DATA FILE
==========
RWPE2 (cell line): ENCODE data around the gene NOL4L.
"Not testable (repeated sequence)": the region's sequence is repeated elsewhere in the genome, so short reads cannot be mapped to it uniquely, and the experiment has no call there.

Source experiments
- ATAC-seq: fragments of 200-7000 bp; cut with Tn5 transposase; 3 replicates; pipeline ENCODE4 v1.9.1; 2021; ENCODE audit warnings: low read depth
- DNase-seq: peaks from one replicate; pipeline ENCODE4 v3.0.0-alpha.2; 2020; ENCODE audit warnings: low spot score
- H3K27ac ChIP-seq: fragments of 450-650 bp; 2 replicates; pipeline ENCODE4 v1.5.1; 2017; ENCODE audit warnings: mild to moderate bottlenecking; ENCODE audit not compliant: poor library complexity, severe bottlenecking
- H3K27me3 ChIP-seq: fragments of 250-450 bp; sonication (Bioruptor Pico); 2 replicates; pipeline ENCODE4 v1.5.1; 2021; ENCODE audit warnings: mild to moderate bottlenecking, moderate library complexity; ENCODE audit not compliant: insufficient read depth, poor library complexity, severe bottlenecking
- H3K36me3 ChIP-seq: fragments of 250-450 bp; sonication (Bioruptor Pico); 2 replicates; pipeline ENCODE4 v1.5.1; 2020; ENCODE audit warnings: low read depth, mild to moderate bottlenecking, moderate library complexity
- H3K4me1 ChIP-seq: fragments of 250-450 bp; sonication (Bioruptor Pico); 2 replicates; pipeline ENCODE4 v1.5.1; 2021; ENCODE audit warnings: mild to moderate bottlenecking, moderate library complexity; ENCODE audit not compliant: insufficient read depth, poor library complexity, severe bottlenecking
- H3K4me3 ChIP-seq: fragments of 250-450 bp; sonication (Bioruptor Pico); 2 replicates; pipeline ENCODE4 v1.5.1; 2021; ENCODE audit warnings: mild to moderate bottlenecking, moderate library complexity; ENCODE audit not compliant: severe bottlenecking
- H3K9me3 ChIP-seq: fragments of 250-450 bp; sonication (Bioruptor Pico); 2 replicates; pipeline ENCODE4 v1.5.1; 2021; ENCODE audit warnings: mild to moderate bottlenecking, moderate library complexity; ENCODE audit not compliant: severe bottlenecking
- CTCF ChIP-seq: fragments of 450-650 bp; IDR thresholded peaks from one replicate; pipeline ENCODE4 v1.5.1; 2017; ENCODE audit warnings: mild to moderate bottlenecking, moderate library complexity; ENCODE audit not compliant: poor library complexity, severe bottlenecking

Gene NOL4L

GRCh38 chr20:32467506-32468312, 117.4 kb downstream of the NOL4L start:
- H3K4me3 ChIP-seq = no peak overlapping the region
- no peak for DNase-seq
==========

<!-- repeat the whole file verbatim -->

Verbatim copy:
RWPE2 (cell line): ENCODE data around the gene NOL4L.
"Not testable (repeated sequence)": the region's sequence is repeated elsewhere in the genome, so short reads cannot be mapped to it uniquely, and the experiment has no call there.

Source experiments
- ATAC-seq: fragments of 200-7000 bp; cut with Tn5 transposase; 3 replicates; pipeline ENCODE4 v1.9.1; 2021; ENCODE audit warnings: low read depth
- DNase-seq: peaks from one replicate; pipeline ENCODE4 v3.0.0-alpha.2; 2020; ENCODE audit warnings: low spot score
- H3K27ac ChIP-seq: fragments of 450-650 bp; 2 replicates; pipeline ENCODE4 v1.5.1; 2017; ENCODE audit warnings: mild to moderate bottlenecking; ENCODE audit not compliant: poor library complexity, severe bottlenecking
- H3K27me3 ChIP-seq: fragments of 250-450 bp; sonication (Bioruptor Pico); 2 replicates; pipeline ENCODE4 v1.5.1; 2021; ENCODE audit warnings: mild to moderate bottlenecking, moderate library complexity; ENCODE audit not compliant: insufficient read depth, poor library complexity, severe bottlenecking
- H3K36me3 ChIP-seq: fragments of 250-450 bp; sonication (Bioruptor Pico); 2 replicates; pipeline ENCODE4 v1.5.1; 2020; ENCODE audit warnings: low read depth, mild to moderate bottlenecking, moderate library complexity
- H3K4me1 ChIP-seq: fragments of 250-450 bp; sonication (Bioruptor Pico); 2 replicates; pipeline ENCODE4 v1.5.1; 2021; ENCODE audit warnings: mild to moderate bottlenecking, moderate library complexity; ENCODE audit not compliant: insufficient read depth, poor library complexity, severe bottlenecking
- H3K4me3 ChIP-seq: fragments of 250-450 bp; sonication (Bioruptor Pico); 2 replicates; pipeline ENCODE4 v1.5.1; 2021; ENCODE audit warnings: mild to moderate bottlenecking, moderate library complexity; ENCODE audit not compliant: severe bottlenecking
- H3K9me3 ChIP-seq: fragments of 250-450 bp; sonication (Bioruptor Pico); 2 replicates; pipeline ENCODE4 v1.5.1; 2021; ENCODE audit warnings: mild to moderate bottlenecking, moderate library complexity; ENCODE audit not compliant: severe bottlenecking
- CTCF ChIP-seq: fragments of 450-650 bp; IDR thresholded peaks from one replicate; pipeline ENCODE4 v1.5.1; 2017; ENCODE audit warnings: mild to moderate bottlenecking, moderate library complexity; ENCODE audit not compliant: poor library complexity, severe bottlenecking

Gene NOL4L

GRCh38 chr20:32467506-32468312, 117.4 kb downstream of the NOL4L start:
- H3K4me3 ChIP-seq = no peak overlapping the region
- no peak for DNase-seq